‘All hands on deck’: Rowan County pursues funding to bring new interchange to East Spencer

Published 12:10 am Sunday, April 24, 2022

SALISBURY — Rowan County government is actively pursuing funding that could help bring a new interstate interchange to East Spencer.

Last week, the Board of Commissioners gave county staff the green light to apply for $500,000 in funding for the completion of an Interchange Justification Report (IJR). The board also authorized Chair Greg Edds to write North Carolina House Speaker Tim Moore and Sen. Phil Berger to advocate for the funding, which would be directed from the state.

“We’ll make the case that this is worthy of contingency fund spending,” Edds said.

The county is attempting to expedite a process that started several years ago when commissioners and planning staff examined the I-85 corridor in search of places to emphasize road development for economic projects. One area identified was where I-85 intersects with Correll Street and McCanless Road.

“We looked at McCanless and thought, ‘There’s an opportunity for a couple things,’” Edds said.

Edds said an interchange at that location is desirable not only because it would give travelers a more direct route to Dan Nicholas Park and High Rock Lake, but also because it would help generate economic development in East Spencer.

“Going westbound, you could give East Spencer really its own grand entrance and really create new opportunities for them there,” Edds said.

Additionally, Edds said the interchange would prevent trucks traveling to and from industrial companies in East Spencer from idling on Long Street and contributing to traffic on Innes Street. The interchange would likely be exit 78 or 77 because of its proximity to those mile markers.

The county pitched the interchange project to the North Carolina Department of Transportation in 2019. Since then, Edds said the project has been “gaining momentum” but pointed out that projects of this nature don’t move quickly.

The NCDOT conducted a “very preliminary” design plan for the project that determined the interchange project will cost about $24 million. Pat Ivey, division 9 engineer for the NCDOT, said the project is currently unfunded.

The county’s initial goal was to have the project included in the state’s 2024-2033 State Transportation Improvement Plan. The only projects included in the plan, however, are those currently in progress. That’s due to a lack of available funding, Ivey said.

Ivey said the county’s next opportunity to have the project considered by the NCDOT is summer of 2023 when the submittal window opens for the state’s 2026-2035 State Transportation Improvement Plan. Even then, Ivey said the “best case” scenario would be for work on the project to begin in the 2030s — unless the county obtains an alternate funding source.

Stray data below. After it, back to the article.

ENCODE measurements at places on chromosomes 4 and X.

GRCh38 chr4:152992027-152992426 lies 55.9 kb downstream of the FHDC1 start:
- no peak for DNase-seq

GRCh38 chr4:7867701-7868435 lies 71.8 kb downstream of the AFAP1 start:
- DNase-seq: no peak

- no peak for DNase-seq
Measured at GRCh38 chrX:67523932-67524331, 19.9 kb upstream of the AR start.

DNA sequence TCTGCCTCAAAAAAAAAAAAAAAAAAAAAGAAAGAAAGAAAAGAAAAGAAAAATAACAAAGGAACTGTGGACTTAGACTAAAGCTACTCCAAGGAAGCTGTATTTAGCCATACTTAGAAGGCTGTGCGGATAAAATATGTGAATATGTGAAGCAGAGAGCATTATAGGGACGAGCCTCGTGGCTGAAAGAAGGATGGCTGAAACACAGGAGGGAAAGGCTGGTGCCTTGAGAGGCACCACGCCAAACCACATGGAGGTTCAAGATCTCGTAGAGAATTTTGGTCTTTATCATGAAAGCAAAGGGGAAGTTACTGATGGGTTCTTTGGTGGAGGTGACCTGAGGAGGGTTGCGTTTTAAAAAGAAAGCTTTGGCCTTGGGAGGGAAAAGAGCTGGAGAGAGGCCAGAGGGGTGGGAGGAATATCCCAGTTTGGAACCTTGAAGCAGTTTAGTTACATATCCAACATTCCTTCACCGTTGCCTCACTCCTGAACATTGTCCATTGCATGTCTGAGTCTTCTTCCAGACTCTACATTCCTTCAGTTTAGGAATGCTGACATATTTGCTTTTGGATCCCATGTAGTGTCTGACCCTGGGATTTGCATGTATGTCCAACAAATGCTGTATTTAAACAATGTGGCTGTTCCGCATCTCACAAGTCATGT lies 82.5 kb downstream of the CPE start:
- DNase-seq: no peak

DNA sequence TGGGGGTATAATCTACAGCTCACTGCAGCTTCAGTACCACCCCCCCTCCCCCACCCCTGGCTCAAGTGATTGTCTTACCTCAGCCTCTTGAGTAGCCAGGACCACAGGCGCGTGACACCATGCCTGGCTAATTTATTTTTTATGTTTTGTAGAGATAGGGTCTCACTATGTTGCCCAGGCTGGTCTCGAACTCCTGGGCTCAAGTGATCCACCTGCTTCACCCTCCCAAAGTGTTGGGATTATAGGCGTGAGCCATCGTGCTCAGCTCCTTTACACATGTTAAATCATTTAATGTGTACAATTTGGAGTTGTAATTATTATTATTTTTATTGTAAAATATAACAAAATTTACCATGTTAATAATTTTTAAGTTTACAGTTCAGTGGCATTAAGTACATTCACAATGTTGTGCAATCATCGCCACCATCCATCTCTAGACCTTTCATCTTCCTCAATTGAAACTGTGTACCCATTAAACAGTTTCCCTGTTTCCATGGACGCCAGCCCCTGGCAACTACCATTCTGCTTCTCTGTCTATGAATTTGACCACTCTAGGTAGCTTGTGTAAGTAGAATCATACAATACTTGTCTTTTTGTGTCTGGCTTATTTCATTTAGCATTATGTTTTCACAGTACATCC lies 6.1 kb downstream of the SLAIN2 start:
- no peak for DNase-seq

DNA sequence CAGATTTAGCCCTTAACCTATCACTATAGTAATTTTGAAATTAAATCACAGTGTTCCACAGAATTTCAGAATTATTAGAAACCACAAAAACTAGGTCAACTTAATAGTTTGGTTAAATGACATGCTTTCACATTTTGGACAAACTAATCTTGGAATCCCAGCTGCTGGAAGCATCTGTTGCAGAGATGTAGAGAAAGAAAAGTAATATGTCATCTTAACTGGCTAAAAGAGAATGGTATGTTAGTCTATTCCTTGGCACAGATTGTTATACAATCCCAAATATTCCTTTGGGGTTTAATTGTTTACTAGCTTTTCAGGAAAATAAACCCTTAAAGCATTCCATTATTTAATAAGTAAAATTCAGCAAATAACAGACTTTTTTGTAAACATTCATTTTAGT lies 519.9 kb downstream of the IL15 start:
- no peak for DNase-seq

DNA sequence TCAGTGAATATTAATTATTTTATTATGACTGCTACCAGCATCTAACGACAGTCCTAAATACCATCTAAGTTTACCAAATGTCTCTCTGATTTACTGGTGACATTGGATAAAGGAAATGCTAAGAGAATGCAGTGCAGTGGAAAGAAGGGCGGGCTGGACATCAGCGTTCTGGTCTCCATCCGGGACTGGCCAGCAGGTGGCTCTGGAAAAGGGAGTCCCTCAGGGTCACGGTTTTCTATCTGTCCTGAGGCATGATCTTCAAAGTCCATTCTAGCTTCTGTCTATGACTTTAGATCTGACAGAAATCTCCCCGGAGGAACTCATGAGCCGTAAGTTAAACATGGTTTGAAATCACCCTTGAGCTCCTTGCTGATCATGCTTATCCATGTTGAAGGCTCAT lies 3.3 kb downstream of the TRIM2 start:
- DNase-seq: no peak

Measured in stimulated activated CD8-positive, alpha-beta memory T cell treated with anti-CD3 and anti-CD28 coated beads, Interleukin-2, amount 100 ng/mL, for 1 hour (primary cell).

“That would be different if there was some additional funding source that came in, say there was a grant or an earmark provided by Congress or something like that,” Ivey said. “That could affect the timing of the project because maybe it could be done sooner.”

The project would still need to be included in the NCDOT’s State Transportation Plan to utilize any outside funding obtained by the county.

Garnering federal funding for the project is exactly what the county is hoping to accomplish. But first, the county says it needs to conduct the Interchange Justification Report. An IJR ensures that a new interchange would not result in any safety or operation issues along the interstate corridor. Ivey said an IJR isn’t usually completed until a project is funded, so this would be different from the normal process.

If the county is successful in obtaining the half million needed for the IJR, Ivey said the state can move forward with that part of planning.

“If the commissioners provide funding or they come up with funding to do something like (IJR), we can certainly do that and would work with the Federal Highway Administration on putting that study together,” Ivey said.

Edds described the effort to bring a new interchange to East Spencer as an “all hands on deck” enterprise. In addition to rallying the support of local leaders and legislators, Edds said the county has instructed its new state and federal lobbyists to put the interchange project at the top of their priority list.

“We’re getting tremendous help from federal lobbyists, state lobbyists,” Edds said.

Since January, Strategics Consulting has been representing the county’s interests in Washington D.C. and McGuireWoods has been working for Rowan in Raleigh.

For East Spencer Mayor Barbara Mallett, a new interchange can’t come soon enough. Mallett said the interchange would provide better interstate access to several companies in East Spencer and new residents who might soon move into new homes being built in the town.

“We’re looking forward to this project because it’s really going to help boost us another level,” Mallett said. “Even though we’ve climbed so far, we want to go another level.”

About Ben Stansell

Ben Stansell covers business, county government and more for the Salisbury Post. He joined the staff in August 2020 after graduating from the University of Alabama. Email him at ben.stansell@salisburypost.com.

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